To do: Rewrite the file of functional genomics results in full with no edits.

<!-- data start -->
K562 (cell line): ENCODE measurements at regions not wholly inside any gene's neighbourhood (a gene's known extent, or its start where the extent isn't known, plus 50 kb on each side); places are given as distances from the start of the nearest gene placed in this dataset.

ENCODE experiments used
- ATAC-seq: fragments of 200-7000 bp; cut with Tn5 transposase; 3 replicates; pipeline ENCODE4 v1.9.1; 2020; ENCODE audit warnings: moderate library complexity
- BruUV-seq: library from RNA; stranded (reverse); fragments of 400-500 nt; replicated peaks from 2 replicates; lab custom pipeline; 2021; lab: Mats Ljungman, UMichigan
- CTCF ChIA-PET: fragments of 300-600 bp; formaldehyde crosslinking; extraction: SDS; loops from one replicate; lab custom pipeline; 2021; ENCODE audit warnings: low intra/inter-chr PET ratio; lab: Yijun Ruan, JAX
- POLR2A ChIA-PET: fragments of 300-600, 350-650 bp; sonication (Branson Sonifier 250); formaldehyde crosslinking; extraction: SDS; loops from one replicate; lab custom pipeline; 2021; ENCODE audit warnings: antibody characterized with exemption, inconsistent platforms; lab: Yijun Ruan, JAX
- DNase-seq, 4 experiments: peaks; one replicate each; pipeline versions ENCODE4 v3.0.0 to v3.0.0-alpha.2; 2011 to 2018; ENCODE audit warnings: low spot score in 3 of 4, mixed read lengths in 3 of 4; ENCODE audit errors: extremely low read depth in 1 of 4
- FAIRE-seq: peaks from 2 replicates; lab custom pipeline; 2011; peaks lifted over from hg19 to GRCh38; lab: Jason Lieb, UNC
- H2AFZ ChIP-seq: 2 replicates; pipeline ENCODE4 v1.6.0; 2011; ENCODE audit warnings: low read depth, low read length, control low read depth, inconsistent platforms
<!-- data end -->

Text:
K562 (cell line): ENCODE measurements at regions not wholly inside any gene's neighbourhood (a gene's known extent, or its start where the extent isn't known, plus 50 kb on each side); places are given as distances from the start of the nearest gene placed in this dataset.

ENCODE experiments used
- ATAC-seq: fragments of 200-7000 bp; cut with Tn5 transposase; 3 replicates; pipeline ENCODE4 v1.9.1; 2020; ENCODE audit warnings: moderate library complexity
- BruUV-seq: library from RNA; stranded (reverse); fragments of 400-500 nt; replicated peaks from 2 replicates; lab custom pipeline; 2021; lab: Mats Ljungman, UMichigan
- CTCF ChIA-PET: fragments of 300-600 bp; formaldehyde crosslinking; extraction: SDS; loops from one replicate; lab custom pipeline; 2021; ENCODE audit warnings: low intra/inter-chr PET ratio; lab: Yijun Ruan, JAX
- POLR2A ChIA-PET: fragments of 300-600, 350-650 bp; sonication (Branson Sonifier 250); formaldehyde crosslinking; extraction: SDS; loops from one replicate; lab custom pipeline; 2021; ENCODE audit warnings: antibody characterized with exemption, inconsistent platforms; lab: Yijun Ruan, JAX
- DNase-seq, 4 experiments: peaks; one replicate each; pipeline versions ENCODE4 v3.0.0 to v3.0.0-alpha.2; 2011 to 2018; ENCODE audit warnings: low spot score in 3 of 4, mixed read lengths in 3 of 4; ENCODE audit errors: extremely low read depth in 1 of 4
- FAIRE-seq: peaks from 2 replicates; lab custom pipeline; 2011; peaks lifted over from hg19 to GRCh38; lab: Jason Lieb, UNC
- H2AFZ ChIP-seq: 2 replicates; pipeline ENCODE4 v1.6.0; 2011; ENCODE audit warnings: low read depth, low read length, control low read depth, inconsistent platforms